creative writing french poetry Research Paper

Pages: 4 (1390 words)  ·  Bibliography Sources: 2  ·  Level: College Junior  ·  Topic: Poetry

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[. . .] " It is true, "nought shall fade" as here we stand gazing upon her sumptuous antiquites. I dislike truly the English term "ruins," for they suggest something that has been ruined, destroyed, and which is no longer gorgeous, which is not the way I feel about Rome at all. Thankfully, Rebhorn understands that when he says about me: "Du Bellay thus chooses to write sonnets because they allow him to present Rome as his imperial mistress, to elevate her through praise, and to lament the absolute separation between her spirit and his that her death has brought about," (612). One day our monarchy too, may die, giving rise to a new form of government that works completely differently -- but who am I to say? I am just a poet.

For me, the culture of Rome is absolute, complete in its essence, encapsulating the highest aspirations of the human spirit. This is why I have produced "a series of blazons celebrating her grandeur and uniqueness and elevating her into a goddess," (Rebhorn 612). The time period in which Imperial Rome flourished was a pre-Christian era, a time when the pagan gods still held sway, and did not detract from the sensibilities and aesthetics of the culture in the least. In fact, I could argue that Christianity could itself be responsible for her demise, were it not for the evidence flooding in right now, during the Renaissance, that Italy can flourish once more in the realm of the arts and culture. Our own arts here in France may also flourish accordingly. As Christianity has permeated our worldview, inspiring grandiose works of Catholic power, I can see the similarities between these edifies both at home here in France and Italy. More importantly, I see how our cathedrals, testifying to the political, social, and economic dominance of the Church, will one day come to resemble those crumbling buildings of our "brave City," Rome: the cathedrals of today are just the antiquites of tomorrow.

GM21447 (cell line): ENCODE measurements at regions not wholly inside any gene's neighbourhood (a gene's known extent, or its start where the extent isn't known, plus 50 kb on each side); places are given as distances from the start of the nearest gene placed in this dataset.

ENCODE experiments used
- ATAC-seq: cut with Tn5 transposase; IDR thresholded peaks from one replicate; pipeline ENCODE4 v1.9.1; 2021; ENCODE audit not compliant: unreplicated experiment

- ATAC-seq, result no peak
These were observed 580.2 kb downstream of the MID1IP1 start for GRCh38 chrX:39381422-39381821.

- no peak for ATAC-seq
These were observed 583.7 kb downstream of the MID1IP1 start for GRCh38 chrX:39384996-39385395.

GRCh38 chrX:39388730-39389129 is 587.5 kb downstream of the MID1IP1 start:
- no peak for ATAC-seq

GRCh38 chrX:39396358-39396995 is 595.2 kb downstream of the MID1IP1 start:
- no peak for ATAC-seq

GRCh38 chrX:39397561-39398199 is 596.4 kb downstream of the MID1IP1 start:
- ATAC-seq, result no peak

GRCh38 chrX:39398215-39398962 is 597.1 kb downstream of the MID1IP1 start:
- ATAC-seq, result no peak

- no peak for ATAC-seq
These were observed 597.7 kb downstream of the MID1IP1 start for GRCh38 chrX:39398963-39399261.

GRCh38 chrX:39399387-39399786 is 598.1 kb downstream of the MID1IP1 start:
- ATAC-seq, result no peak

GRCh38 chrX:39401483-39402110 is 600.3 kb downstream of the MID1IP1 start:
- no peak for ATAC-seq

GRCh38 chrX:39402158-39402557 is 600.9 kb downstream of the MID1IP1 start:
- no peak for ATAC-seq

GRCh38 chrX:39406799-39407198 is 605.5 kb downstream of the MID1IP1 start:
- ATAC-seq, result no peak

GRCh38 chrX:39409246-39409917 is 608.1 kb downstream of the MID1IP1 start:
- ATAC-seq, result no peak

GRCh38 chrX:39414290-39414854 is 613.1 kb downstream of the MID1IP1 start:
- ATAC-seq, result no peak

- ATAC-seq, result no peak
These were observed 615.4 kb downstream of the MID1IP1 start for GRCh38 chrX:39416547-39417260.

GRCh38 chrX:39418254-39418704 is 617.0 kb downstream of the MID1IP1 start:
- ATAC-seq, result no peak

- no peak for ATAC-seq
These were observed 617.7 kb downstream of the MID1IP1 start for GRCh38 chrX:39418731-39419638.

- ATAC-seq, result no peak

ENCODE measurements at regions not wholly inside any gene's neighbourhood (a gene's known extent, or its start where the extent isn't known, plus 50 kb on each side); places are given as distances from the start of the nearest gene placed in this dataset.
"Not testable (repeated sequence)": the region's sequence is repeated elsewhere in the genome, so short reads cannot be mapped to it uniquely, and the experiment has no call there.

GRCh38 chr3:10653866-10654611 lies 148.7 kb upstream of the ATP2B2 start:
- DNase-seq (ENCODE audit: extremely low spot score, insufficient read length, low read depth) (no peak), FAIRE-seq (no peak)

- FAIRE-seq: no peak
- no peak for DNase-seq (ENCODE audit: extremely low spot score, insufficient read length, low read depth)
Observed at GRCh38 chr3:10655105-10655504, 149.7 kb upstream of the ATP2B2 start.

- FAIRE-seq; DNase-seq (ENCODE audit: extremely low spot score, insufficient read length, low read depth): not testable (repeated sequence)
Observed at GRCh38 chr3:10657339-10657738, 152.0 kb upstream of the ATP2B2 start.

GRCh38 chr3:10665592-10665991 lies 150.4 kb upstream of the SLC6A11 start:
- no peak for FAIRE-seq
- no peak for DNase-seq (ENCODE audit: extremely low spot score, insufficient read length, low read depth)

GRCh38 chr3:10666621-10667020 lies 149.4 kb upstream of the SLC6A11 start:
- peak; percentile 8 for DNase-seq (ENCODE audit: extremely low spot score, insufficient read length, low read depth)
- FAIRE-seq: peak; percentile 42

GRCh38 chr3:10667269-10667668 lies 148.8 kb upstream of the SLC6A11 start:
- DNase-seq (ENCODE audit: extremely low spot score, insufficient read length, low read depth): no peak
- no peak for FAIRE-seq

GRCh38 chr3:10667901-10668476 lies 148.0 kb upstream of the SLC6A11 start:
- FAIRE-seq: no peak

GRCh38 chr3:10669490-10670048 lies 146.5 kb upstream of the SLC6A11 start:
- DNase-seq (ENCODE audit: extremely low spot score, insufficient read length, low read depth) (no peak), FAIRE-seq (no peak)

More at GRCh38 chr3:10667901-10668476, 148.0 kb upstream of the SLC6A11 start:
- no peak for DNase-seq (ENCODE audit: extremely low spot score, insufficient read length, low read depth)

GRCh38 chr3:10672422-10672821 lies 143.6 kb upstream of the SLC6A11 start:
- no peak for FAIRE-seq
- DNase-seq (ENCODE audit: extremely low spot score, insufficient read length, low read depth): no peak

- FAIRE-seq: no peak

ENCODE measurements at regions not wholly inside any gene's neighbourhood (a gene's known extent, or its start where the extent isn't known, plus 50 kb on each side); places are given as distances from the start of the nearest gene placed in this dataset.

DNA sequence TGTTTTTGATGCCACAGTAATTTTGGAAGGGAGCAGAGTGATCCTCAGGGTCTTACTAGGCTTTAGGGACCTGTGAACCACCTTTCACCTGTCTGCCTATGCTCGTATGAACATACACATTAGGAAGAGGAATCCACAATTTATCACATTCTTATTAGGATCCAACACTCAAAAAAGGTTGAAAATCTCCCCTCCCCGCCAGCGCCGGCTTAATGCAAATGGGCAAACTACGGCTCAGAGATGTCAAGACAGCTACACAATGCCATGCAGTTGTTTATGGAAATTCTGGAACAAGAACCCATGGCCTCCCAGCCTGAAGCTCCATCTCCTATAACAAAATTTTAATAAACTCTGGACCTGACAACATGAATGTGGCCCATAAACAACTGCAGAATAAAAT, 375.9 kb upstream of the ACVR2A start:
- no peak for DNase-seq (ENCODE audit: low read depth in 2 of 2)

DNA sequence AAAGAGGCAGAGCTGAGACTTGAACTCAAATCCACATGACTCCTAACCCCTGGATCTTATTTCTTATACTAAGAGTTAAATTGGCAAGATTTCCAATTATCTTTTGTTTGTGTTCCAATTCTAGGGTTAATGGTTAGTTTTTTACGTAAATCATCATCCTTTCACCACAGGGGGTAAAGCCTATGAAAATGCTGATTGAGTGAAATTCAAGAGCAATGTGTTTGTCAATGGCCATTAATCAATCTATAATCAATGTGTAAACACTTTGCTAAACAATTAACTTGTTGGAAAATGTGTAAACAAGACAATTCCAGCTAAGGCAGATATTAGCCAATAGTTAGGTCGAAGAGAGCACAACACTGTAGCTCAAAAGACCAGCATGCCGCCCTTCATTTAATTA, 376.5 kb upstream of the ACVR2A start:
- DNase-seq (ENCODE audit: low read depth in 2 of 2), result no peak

The church and its collusion with the crown has generated a system of exploitative wealth and power. I feel ambiguous about this power and its system of wealth generation and centralization, as I have benefitted directly from this system but I recognize its faults, too. Rebhorn cleverly points out, "Rome's spirit, which Du Bellay so admires, is also a 'daemon' (27), an ambiguous term that might well suggest the demonic to Christian ear," (617). I completely concur; Rome and France are both daemons and saints, they fulfill the perfectly paradoxical roles that we poets seem to love because they allow us to write incessantly. The types of businesses we now have might be quite similar from those in ancient Rome, as we remain dependent on world trade: "Long as her Ship to with so many Freaks, / Had all the World in Arms against her bent, /Was never seen, that any Fortune's Wreaks." We sometimes forget how much we now owe to our forebears in Rome and Greece, for they are the ones laying the foundation for seafaring exploration, encounters with foreign cultures, and world trade with those who could otherwise have become our enemies. Even as we contend with insurrections around the world, with the encroachment of those who would see us prematurely fall into the realm of antiquites, I only ask that my readers recognize my goal with sonnets like "Les Antiquites de Rome." I at once celebrate the grandeur of our civilizations, and I also offer caveat. I warn you to take stock of where our power comes from, and how it is wielded. I also call attention to the role of the arts in delivering messages of liberation to the people.

Works Cited

Du Bellay, Joachim. "Les Antiquites de Rome." Digital, searchable version: http://spenserians.cath.vt.edu/Textrecord.php?textsid=117

Rebhorn, Wayne A. "Du Bellay's Imperial Mistress: Les Antiquitez de Rome as Petrarchist Sonnet Sequence." Renaissance Quarterly, Vol. 33, No. 4 (Winter, 1980), pp. 609-622. [END OF PREVIEW]

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